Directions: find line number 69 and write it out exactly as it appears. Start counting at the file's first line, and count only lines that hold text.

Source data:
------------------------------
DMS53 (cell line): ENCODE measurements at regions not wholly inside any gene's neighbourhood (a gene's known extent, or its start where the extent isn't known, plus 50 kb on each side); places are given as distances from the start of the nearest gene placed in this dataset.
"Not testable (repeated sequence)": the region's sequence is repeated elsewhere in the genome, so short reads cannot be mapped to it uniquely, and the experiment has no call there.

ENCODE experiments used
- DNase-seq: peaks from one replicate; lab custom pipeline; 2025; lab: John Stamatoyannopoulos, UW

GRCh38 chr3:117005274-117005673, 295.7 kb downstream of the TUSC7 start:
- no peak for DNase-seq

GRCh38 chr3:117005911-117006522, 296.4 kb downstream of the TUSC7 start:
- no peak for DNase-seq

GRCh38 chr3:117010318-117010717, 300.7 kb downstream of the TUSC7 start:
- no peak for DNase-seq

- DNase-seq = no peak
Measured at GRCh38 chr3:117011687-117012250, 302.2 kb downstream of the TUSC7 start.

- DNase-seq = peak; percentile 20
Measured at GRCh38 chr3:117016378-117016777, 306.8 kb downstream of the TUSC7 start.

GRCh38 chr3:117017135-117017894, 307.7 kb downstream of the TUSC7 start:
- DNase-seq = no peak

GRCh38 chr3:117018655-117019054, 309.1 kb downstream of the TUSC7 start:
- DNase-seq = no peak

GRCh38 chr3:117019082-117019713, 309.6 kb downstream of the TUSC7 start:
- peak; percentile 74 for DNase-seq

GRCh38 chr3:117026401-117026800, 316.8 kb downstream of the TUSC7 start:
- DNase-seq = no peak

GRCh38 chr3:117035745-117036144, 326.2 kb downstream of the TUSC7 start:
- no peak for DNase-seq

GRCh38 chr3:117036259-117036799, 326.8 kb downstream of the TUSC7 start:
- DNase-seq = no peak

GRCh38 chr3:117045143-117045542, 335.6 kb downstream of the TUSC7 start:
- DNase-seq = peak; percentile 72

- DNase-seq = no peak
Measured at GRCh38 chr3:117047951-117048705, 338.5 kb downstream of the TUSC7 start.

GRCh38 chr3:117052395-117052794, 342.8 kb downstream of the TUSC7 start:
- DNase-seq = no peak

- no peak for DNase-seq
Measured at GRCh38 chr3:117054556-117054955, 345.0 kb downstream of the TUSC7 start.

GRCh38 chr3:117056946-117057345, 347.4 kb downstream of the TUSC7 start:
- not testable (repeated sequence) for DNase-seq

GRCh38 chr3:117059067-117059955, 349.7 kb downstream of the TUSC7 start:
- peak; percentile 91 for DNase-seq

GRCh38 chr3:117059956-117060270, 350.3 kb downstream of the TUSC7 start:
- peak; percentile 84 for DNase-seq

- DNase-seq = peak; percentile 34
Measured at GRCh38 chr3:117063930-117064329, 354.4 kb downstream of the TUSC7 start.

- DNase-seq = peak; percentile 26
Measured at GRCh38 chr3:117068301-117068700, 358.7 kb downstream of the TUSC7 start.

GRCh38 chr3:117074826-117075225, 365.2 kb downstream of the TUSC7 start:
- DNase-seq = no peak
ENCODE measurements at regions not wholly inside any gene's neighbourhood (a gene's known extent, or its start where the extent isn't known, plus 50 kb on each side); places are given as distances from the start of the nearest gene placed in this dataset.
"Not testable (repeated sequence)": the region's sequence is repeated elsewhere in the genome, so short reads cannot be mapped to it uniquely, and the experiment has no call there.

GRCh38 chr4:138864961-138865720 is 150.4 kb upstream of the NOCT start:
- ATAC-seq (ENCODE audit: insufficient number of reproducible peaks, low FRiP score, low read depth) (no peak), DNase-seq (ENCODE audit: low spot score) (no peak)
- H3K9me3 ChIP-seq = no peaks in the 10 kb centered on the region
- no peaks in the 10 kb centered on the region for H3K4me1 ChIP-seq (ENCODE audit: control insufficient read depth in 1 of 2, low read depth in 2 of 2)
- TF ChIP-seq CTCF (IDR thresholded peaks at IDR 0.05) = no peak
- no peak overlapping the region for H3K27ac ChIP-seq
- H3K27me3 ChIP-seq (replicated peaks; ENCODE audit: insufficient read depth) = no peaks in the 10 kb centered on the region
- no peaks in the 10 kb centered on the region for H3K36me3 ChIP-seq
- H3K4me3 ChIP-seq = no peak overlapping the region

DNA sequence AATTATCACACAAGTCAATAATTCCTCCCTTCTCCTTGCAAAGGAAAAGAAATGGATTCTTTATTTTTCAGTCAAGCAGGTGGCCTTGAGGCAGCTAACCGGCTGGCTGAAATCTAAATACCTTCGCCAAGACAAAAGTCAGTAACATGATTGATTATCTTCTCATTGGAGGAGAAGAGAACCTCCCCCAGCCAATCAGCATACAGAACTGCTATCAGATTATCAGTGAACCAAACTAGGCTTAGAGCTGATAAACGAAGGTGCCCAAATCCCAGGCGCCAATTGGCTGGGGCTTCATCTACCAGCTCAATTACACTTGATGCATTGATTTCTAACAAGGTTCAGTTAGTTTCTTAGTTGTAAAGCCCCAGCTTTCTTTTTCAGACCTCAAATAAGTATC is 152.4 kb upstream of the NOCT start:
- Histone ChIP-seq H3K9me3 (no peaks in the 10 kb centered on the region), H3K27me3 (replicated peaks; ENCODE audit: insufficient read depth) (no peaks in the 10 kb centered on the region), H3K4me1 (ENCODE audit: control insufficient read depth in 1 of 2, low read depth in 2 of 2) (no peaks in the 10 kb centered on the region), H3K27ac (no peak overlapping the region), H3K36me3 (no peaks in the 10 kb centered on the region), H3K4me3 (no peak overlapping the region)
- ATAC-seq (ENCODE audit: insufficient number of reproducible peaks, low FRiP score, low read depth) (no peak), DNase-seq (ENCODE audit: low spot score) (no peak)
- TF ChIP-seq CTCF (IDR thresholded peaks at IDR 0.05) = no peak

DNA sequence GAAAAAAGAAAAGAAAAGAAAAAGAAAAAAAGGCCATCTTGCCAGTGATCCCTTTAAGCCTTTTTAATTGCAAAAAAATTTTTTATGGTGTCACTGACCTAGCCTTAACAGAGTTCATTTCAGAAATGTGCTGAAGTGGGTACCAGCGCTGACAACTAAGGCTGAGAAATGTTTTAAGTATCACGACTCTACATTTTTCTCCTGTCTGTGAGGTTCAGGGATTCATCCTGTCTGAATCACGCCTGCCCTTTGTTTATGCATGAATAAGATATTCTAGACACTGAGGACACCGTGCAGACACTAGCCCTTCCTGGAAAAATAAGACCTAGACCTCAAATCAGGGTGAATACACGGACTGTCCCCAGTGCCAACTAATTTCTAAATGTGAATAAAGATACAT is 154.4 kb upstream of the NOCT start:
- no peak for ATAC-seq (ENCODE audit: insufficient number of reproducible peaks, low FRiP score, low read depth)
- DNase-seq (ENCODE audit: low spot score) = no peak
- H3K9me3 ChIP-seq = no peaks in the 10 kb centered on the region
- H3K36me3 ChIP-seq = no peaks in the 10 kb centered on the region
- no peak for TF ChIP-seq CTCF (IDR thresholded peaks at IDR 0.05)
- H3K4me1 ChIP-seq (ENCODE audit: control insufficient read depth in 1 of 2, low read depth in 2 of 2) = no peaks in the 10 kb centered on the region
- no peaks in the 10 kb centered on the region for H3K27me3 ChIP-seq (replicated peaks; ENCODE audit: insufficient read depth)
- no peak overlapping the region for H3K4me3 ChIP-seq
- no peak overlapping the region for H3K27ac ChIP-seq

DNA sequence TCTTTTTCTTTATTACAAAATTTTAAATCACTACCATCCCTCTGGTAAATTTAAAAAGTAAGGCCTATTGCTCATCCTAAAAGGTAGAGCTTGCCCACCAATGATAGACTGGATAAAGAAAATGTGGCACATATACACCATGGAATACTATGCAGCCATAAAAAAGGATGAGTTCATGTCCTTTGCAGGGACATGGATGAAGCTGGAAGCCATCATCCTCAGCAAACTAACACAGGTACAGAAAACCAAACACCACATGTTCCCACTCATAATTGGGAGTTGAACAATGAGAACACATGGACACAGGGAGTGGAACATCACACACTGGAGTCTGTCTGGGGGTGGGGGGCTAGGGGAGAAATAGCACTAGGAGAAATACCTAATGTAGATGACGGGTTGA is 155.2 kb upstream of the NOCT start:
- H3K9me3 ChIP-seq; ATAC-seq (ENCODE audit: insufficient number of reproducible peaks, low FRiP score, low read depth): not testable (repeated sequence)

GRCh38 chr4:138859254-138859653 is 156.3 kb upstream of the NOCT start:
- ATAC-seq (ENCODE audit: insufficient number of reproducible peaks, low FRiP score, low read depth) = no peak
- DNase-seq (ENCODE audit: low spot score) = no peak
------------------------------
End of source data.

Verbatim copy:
- no peaks in the 10 kb centered on the region for H3K27me3 ChIP-seq (replicated peaks; ENCODE audit: insufficient read depth)